The Tudor Society

Battle of Woodbury Common – 4 August 1549

The heath at Woodbury Common

The heath at Woodbury Common

The Battle of Woodbury Common, part of the Prayer Book Rebellion, took place on 4th August 1549 on Woodbury Common, near the village of Woodbury in East Devon. The battle took place at 4am and happened when the rebels, who had been defending Clyst St Mary, marched to Woodbury Mill where Lord Russell and his troops had camped for the night. The rebels were defeated.

In The ancient history and description of the city of Exeter (1765), John Hooker writes of the battle:

"Accordingly, about six days after, on Saturday 3rd August, he [Lord Russell] set out from Honiton, and marched in good order, towards Exeter, with about 1000 fighting men under his command; but leaving the direct high road, he came over the down towards Woodbury, and there pitched his camp that night at a windmill belonging to one Gregory Carie, Gent. When the rebels of St. Mary Clyst heard thereof, they forthwith assembled all their force, and marched forward until they came to the aforesaid mill, where they gave battle; and notwithstanding they fought most valiantly, at length they were defeated, and a great number of them slain."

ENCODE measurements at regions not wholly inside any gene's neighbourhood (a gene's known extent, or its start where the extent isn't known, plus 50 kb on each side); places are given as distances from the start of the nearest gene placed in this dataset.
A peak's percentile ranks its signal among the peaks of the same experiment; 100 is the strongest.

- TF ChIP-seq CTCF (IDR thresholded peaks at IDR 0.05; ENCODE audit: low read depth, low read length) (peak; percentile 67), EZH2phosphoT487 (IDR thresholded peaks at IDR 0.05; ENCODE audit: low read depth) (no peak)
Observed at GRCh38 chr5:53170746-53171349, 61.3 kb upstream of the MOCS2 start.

The 1549 Act of Uniformity had established The Book of Common Prayer, which set out the new legal form of worship in England. It was made compulsory in June 1549 which led to the Prayer Book Rebellion - also known as the Prayer Book Revolt, Prayer Book Rising, Western Rising and Western Rebellion - a series of revolts in the south-west of England which then spread into the east of England. The rebels called for the rebuilding of abbeys, the restoration of the Six Articles, the restoration of prayers for souls in purgatory, the policy of only the bread being given to the laity and the use of Latin for the mass. The final battle of the rebellion was the Battle of Sampford Courtenay on 17th August. The rebels were defeated and those who survived the battle fled to Launceston Castle, where they were captured and taken to the Tower of London.

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